February’s Non-words

Here are the non-words for February.

    febrfy v. to reduce by 2/30ths. 1 Feb.

    punxatognostication, n. (PUNK-suh-TOG-nos-TIK-a -SHUN) prediction made by a groundhog (Punxsutawney + prognostication). 2 Feb

    epic-cure, n. behavior modification for those who overuse the adjective “epic”. 3 Feb

    komenkazi, adj. crash-and-burn attack by one non-profit on another. 4 Feb

    nosticate v. to assess your recovery from a cold by the color of your mucous. 5 Feb

    nojo, n. the loss of one’s mojo or the lack of mojo altogether. 6 Feb

    meanter, v. (ME-ant-er) to unintentionally use a word with a novel meaning, in other words, to malaprop. 7 Feb

    kimpy, adj. even skimpier than skimpy, used of portions or apparel. 8 Feb

    scurl, v. to make a vulgar remark about someone to damage their reputation (backformed from scurrilous). 9 Feb

    wentness, n. condition of being present and then leaving at a break or intermission (“My wentness was unnoticed”). 10 Feb

    defixes, n. prefixes or suffixes that become words, like ex, bi, ism, and ish. 11 Feb

    cashugenah, n. (ka-SHUG-a-na) euphemism for buttocks, as in “a pain in the cashugena” (suggested by Mary Maher). 12 Feb

    polyvalentine, n. (poly VAY len tine) the same “Be mine” card sent to two or more sweethearts. 13 Feb

    valentingle, n. the pleasure you get from receiving a Valentine’s Day card or greeting. 14 Feb

    whew!able, adj. (HWUUH-able) characterizing a close call, as in a whew!able drive. 15 Feb

    soloria, n. the pleasant feeling inspired by sunshine (from “sol” plus “euphoria”), contributed by Lucia Hadella. 16 Feb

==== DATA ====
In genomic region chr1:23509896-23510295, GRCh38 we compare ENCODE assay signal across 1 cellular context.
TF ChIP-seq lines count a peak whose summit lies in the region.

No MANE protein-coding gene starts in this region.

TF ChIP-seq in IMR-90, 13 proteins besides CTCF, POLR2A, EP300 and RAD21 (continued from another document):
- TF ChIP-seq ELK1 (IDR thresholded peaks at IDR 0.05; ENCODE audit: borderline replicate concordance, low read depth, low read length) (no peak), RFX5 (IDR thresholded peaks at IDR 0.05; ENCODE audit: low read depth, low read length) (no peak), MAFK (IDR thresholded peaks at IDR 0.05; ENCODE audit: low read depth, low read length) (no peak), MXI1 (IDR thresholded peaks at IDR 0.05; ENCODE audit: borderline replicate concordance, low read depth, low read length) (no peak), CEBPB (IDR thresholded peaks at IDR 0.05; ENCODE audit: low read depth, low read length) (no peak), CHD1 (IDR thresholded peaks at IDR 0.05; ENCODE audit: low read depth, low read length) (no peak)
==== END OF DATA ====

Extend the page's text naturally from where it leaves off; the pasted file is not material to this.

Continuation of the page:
megajoyment n. expression or feeling of great pleasure or satisfaction (contributed by Rick Hardt). 17 Feb

    venge, v. to avenge or get revenge (an ambiguous clipping), especially in a sporting contest. 18 Feb

    testosterantics, n. the ridiculous things males do to attract female attention (suggested by Charlotte Hadella). 19 Feb

    fratulence n. – A unique malodor associated with frat houses, dorm rooms, and gym bags (suggested by Leroy Fulwiler). 20 Feb

    hypirically, adv. a claim that assumes that the evidence of its validity exists (from hypothetical + empirical). 21 Feb

    velsh, n. onomatopoeic term for the sound of Velcro opening. 22 Feb

    ensliden, v. to mention or cite a colleague on a PowerPoint slide. 23 Feb

    fnast, n. the sound of nasal passages being cleared inward, an ingressive snort (from Old English fnastian). 24 Feb

    preventertainment, n. school programs featuring local celebrities warning about gangs, drug use, sex, drinking, etc. 25 Feb

    doubtcome, n. a close electoral result triggering an automatic recount or court challenge. Feb 26

    lapture, n. the pleasant feeling you sometimes get in your groin driving over rumble bars or a sudden dip in the road. Feb 27

    nomophophobia, n. (NO muh fuh FO bi uh) fear of being without a cell phone or cell phone signal. Feb 28

    leapwork, n. the extra unpaid work you do when February 29 comes on a weekday (suggested by Brian Stonelake). Feb 29

Thanks to Rick Hardt, Charlotte Hadella, Lucia Hadella, Mary Maher, Leroy Fulwiler, and Brian Stonelake. Charlotte’s testosterantics came about when she found a word to match the definition suggested by the Phoenix High School writing group. I was glad for Leroy Fulwiler’s fratulence. I had been toying with fartulence for a while but couldn’t think of an interesting definition other than “malapropism of flatulence,” but I’m not sure about using malapropisms as definitions. Polyvalentine was my fallback when I learned that ambivalentine had already by used as the title of a poem. I was hoping to play a bit more with valence and valentine, but the results seemed too heavy handed. But I was happy to introduce a word with a bang (!) as a letter and was pleasantly surprised to learn that venge was not yet a word since allows for a non-word with an ambiguous etymology. Got a favorite non-word? Let me know.

On to March.

About Ed Battistella

Edwin Battistella’s latest book Dangerous Crooked Scoundrels was released by Oxford University Press in March of 2020.
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